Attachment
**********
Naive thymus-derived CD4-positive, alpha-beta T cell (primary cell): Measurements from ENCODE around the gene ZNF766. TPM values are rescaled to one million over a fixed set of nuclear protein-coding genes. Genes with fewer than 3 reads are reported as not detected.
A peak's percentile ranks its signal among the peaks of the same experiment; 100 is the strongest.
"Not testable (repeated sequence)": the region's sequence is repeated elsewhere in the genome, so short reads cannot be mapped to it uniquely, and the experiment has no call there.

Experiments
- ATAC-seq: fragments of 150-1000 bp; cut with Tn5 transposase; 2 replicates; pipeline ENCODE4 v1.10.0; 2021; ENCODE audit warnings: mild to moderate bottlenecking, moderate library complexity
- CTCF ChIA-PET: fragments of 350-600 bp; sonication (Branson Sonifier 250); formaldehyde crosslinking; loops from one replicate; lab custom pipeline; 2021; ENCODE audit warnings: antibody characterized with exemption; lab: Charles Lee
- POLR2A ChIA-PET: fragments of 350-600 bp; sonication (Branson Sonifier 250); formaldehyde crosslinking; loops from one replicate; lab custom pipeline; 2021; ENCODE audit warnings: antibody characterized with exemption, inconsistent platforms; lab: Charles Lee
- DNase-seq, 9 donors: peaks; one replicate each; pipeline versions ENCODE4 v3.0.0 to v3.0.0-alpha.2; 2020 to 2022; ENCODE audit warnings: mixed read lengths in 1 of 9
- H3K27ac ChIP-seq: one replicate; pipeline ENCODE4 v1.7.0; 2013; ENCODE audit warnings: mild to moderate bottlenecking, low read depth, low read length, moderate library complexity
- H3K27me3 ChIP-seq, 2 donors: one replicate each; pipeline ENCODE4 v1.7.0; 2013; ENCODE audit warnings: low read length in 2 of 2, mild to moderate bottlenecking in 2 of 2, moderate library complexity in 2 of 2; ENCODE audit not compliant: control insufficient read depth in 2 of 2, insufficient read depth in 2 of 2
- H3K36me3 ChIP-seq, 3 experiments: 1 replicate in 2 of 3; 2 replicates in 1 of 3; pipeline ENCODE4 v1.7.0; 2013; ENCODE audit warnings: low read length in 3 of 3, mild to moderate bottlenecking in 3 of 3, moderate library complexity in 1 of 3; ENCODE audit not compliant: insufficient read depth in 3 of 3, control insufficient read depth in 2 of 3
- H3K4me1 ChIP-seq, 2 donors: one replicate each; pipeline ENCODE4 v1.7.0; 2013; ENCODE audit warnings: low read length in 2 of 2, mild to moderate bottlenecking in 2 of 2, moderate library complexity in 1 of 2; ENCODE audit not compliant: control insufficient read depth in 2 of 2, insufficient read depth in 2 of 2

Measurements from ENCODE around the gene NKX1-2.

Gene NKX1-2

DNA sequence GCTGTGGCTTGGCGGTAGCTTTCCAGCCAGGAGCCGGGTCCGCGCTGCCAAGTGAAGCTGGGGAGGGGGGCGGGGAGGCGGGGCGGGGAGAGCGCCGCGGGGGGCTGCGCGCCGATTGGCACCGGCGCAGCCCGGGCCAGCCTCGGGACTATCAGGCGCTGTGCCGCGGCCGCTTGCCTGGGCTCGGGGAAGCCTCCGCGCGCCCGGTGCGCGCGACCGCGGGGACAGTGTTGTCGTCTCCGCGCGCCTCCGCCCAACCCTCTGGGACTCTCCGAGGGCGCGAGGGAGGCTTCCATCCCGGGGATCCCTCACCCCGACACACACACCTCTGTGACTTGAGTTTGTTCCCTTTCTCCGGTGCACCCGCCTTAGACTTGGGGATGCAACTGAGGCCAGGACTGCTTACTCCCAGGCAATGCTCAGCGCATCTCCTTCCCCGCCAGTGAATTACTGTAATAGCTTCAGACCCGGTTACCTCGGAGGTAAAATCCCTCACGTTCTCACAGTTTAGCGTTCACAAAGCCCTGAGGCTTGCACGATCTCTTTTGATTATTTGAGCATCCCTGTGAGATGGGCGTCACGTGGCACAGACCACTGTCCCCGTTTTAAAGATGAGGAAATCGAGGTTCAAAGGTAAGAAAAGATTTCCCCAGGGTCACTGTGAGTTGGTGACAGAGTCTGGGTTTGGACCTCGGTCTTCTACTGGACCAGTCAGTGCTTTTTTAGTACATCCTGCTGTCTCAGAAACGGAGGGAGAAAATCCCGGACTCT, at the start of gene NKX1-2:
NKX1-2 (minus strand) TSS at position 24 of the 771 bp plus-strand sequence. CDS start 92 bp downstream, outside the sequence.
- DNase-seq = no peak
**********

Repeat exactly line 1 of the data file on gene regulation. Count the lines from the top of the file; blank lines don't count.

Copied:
Naive thymus-derived CD4-positive, alpha-beta T cell (primary cell): Measurements from ENCODE around the gene ZNF766. TPM values are rescaled to one million over a fixed set of nuclear protein-coding genes. Genes with fewer than 3 reads are reported as not detected.